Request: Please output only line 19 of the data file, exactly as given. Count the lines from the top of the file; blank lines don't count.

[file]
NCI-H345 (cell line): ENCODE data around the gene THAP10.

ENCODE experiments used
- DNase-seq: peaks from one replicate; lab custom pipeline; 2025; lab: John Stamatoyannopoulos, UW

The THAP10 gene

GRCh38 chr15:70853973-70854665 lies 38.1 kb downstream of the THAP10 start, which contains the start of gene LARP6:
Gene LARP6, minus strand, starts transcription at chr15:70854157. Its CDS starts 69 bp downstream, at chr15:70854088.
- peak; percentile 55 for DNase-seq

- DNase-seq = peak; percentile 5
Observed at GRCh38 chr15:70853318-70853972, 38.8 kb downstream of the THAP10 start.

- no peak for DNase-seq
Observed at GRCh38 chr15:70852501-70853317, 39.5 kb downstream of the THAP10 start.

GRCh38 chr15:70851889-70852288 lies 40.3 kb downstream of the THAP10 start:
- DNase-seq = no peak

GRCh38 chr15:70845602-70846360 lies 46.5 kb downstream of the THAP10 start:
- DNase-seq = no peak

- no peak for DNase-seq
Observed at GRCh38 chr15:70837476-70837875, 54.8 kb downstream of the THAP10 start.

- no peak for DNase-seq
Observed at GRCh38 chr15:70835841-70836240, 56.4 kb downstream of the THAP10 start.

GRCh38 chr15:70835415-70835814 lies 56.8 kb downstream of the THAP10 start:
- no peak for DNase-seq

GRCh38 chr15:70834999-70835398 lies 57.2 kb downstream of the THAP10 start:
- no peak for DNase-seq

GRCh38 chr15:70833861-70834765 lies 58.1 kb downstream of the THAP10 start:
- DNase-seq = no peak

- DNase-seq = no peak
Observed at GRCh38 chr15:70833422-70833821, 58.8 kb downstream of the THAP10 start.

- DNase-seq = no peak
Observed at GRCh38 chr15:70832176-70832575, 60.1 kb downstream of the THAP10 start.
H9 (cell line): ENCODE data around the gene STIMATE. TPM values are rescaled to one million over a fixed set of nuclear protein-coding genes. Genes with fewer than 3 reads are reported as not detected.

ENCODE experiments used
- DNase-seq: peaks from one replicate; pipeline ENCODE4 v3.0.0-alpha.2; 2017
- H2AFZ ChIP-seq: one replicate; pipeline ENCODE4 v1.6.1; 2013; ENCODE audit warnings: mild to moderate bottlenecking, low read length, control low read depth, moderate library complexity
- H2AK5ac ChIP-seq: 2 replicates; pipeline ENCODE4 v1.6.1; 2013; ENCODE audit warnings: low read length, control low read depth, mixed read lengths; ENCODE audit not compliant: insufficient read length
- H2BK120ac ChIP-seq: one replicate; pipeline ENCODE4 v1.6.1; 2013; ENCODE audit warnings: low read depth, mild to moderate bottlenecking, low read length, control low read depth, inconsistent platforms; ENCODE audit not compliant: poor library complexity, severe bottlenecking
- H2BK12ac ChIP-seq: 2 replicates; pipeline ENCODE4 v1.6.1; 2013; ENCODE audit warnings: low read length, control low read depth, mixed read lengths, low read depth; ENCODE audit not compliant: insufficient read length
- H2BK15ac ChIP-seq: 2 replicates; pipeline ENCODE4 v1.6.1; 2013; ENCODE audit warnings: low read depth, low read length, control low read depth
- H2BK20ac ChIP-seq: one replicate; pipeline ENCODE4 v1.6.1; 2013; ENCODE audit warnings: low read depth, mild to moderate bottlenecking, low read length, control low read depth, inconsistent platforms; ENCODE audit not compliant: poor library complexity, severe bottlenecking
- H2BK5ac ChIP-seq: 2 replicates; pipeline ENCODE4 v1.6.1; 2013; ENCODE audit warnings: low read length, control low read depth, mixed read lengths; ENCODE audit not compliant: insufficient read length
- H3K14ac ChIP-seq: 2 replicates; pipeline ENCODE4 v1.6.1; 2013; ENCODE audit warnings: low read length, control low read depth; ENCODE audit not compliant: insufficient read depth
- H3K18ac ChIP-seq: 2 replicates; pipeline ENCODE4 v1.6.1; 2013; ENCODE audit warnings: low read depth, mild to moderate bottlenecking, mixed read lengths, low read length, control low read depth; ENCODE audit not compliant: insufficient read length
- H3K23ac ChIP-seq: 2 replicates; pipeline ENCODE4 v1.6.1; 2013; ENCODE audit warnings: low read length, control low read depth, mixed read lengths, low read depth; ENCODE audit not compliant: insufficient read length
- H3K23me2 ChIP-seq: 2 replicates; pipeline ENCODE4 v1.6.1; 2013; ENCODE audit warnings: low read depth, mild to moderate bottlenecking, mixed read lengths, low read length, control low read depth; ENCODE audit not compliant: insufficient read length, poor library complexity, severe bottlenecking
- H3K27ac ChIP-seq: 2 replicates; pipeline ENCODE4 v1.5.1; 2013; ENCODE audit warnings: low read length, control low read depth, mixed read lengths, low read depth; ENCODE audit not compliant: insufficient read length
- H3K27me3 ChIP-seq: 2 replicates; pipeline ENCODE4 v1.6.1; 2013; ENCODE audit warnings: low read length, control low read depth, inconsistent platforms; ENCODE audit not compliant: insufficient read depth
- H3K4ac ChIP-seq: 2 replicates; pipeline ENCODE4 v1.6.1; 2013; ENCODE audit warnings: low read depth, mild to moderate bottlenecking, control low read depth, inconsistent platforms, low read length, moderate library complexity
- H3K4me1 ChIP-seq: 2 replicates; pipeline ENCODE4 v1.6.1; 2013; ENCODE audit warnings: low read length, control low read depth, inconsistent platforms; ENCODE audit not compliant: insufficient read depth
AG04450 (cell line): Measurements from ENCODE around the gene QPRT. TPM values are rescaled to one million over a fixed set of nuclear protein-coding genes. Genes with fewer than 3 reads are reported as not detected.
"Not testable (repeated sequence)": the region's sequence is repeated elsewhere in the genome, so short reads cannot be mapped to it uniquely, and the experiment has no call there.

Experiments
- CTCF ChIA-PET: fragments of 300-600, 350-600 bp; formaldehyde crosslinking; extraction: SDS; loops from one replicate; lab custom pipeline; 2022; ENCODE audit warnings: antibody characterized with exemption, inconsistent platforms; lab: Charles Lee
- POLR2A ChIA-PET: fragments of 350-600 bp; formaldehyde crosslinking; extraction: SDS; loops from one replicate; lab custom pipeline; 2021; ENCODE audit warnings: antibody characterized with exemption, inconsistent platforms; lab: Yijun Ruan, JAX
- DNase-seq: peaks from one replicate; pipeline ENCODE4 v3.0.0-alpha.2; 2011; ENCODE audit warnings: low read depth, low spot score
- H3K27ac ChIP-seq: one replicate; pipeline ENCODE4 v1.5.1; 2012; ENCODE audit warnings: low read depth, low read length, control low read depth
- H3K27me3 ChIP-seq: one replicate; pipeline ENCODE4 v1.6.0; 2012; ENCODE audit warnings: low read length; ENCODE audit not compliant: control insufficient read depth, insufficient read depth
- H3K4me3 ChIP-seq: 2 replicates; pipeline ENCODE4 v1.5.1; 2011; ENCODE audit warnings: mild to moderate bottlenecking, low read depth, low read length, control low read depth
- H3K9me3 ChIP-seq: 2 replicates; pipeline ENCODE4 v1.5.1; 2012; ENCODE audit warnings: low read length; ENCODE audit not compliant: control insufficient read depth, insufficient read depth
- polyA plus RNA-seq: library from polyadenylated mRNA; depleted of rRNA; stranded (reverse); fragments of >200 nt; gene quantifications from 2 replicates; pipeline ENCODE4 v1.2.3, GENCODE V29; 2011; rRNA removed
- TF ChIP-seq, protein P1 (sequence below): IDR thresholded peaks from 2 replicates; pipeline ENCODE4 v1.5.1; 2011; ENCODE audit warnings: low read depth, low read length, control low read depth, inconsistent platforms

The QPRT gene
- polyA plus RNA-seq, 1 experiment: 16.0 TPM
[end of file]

Observed at GRCh38 chr15:70835841-70836240, 56.4 kb downstream of the THAP10 start.